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Currently in Build

Four Carbon Fiber Cutters

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Make no mistake, this has been from the start a very different kind of project. If I sound nonchalant about it I am far from that.

The purpose for this design is it to be a rugged and strong boat capable of keeping a crew of four comfortable at sea for long periods of time. When the preliminary design was finished we, Jim Betts the builder and I, were told that the first four boats are spoken for. We had assumed we were working on one, single boat. Wrong! Four boats.

To make it even more unusual the client decided that the boats were to be built in Carbon fiber and epoxy. The boats are relatively heavy, about the same D./L as a Valiant 40, 260 so we did not need a carbon build to save weight. But after meeting with the builder, a well experienced carbon fiber builder, initially the client and builder decide that carbon fiber was the best material for the job. Being able to save weight on the basic structure allowed me to increase the amount of ballast to 44% B/D ratio. With the ballast, internal, nestled down in the bottom of the keel the VCG for this design is very low and that will result in a stiff and stable boat able to carry full sail in excess of 20 knots TWS. Given that the basic style of the boat is in the Bristol Channel Cutter model the carbon build and stability profile of this boat will set it apart from the traditional build cutters of similar style. In short, there has never been a traditionally styled cutter quite like this one. Of course the rig is also all carbon fiber.
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I live an hour from the builder’s yard. I grab Ruby and we drive to the yard each Wednesday just to hang out, check on details and ask questions. I have had more fun with this project than any other. I can’t give you a launch date for cutter no. 1 but I would guess the end of August. You can be certain that I will post photos here.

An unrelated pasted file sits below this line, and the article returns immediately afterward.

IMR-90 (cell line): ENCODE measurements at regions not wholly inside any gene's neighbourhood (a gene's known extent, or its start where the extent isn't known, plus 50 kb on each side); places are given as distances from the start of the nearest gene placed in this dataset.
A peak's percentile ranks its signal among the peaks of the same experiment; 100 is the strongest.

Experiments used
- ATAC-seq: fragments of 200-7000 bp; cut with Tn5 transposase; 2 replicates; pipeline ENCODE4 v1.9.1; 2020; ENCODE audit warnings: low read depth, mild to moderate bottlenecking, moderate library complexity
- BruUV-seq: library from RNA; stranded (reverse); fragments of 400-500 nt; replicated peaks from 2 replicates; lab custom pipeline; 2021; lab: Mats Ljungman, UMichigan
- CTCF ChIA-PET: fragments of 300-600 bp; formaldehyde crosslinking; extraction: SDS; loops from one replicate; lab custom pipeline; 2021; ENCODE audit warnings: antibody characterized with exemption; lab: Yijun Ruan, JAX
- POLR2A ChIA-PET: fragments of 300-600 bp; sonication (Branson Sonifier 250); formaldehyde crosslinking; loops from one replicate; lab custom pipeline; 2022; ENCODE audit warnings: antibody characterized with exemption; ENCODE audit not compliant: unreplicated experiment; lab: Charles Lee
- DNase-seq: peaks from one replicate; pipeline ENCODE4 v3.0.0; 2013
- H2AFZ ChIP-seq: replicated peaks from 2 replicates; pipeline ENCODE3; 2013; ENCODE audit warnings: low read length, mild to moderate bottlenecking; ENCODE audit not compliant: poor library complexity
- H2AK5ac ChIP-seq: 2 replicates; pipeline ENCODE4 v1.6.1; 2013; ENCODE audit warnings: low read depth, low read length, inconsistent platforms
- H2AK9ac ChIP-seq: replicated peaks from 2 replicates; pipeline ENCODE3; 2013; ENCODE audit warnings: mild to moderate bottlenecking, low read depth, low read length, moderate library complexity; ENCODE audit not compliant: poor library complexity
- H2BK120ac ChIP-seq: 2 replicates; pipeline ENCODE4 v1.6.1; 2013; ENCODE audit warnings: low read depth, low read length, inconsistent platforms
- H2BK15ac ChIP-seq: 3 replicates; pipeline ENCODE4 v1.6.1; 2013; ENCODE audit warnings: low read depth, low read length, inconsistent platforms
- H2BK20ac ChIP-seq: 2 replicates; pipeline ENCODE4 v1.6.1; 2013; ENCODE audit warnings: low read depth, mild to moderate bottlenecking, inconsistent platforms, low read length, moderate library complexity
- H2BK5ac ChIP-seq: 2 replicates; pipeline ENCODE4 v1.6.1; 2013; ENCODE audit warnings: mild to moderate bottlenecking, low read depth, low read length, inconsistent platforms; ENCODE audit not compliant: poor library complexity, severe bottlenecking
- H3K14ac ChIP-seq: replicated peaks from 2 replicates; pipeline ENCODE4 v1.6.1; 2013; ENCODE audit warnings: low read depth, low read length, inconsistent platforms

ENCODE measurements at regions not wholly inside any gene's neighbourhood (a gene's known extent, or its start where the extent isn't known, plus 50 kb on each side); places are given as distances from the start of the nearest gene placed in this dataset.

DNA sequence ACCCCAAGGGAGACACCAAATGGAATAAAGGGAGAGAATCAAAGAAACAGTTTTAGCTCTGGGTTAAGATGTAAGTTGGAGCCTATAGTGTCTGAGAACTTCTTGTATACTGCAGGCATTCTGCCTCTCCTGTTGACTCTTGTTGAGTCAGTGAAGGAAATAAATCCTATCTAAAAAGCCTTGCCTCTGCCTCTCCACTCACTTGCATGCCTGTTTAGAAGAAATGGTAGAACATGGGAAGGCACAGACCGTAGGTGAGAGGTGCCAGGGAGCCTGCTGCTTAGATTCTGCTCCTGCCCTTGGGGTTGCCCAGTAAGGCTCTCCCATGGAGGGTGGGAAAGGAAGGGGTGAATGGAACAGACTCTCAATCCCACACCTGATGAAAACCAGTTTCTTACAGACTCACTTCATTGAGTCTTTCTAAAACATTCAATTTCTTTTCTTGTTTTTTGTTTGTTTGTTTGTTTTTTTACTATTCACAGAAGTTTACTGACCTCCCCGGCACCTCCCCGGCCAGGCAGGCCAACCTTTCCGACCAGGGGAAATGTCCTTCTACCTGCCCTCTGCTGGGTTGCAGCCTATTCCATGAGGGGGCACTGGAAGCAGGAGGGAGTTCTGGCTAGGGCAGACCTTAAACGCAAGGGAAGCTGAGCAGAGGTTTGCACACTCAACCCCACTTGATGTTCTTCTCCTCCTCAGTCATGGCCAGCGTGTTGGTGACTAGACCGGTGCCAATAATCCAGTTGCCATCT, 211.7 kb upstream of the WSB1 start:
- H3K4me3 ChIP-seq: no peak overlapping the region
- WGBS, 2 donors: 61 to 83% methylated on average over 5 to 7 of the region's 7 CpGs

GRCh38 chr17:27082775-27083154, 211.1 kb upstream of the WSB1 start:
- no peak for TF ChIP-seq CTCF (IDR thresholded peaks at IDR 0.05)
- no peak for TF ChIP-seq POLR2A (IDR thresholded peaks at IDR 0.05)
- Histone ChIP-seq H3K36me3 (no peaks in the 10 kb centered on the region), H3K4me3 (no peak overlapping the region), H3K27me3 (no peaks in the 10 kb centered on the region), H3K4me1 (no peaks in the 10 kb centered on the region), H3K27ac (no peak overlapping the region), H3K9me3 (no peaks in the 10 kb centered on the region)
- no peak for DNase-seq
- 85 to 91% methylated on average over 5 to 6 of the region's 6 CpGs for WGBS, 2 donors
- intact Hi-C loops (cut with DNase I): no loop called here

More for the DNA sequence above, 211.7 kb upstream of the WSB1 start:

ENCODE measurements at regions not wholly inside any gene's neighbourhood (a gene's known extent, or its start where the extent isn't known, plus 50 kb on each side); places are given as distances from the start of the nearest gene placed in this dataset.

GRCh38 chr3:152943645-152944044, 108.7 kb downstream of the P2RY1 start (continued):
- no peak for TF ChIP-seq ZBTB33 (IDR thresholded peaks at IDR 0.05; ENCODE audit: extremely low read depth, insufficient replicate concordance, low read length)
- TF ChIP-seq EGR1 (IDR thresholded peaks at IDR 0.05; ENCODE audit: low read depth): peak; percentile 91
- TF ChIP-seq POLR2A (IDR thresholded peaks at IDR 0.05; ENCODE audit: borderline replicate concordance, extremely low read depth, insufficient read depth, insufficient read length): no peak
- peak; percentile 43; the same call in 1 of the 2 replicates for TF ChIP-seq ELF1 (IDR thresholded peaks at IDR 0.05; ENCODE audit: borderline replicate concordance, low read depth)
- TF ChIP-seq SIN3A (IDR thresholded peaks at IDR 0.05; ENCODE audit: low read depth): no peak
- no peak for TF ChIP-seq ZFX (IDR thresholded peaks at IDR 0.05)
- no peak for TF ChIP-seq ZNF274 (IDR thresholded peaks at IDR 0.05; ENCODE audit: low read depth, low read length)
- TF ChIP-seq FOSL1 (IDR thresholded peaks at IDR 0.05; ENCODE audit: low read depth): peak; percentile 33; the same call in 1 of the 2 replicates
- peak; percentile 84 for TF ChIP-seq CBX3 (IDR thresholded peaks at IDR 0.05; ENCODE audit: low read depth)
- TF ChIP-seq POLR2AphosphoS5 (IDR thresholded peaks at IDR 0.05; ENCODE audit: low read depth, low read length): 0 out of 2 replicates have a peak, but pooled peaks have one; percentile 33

Bob P.

Catari - A 62' Ketch at Pacific Seacraft

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Paul called me just about the same time that Kim called me. Their ideas for their own custom boats could not have been more different. But I like different and I jumped on both projects with equal enthusiasm. We started Paul’s boat around 49’ LOA but it had growing pains as we began to explore options. In short time, kind of, we were up to 62’. Our simple little, light air, Chesapeake Bay cruiser had grown to a complex offshore ketch with the emphasis on comfort and easy of handling.

I have lost count of all the hulls I drew before landing on the final hull shape. I knew that short overhangs would give us the best boat speed but Paul’s wife had her own ideas of aesthetics and she wanted to see some overhangs. No problem. We began running VPP tests to evaluate draft options due to the shoal draft attraction with the boat living much of the time on the Chesapeake. We finally decided on 7’ draft with a long, moderate aspect ratio fin keel. I wanted a stiff boat with a good LPS so I put the lead all along the very bottom of the fin ending in a trim beaver tail.

The overall look I was after was of a boat from around 1958 maybe to 1962, something sort of Phil Rhodes-ish in general contours. I have always been a huge Phil Rhodes fan and the traditional styling conventions of the Pacific Northwest were not appropriate for this East Coast yacht. I wanted very much to avoid those Bill Garden styling clichés. I like to flatter myself by thinking that my designs have my own stamp. I’d like to think that you can pick out a Bob Perry boat from the fleet even though I have tried to develop a wide range of styling approaches. My goal is to wrap the new, custom boat around the owner’s own image of how he sees his life on the water. It might be an Italian wool suit for one client and an all L.L. Bean wardrobe for another.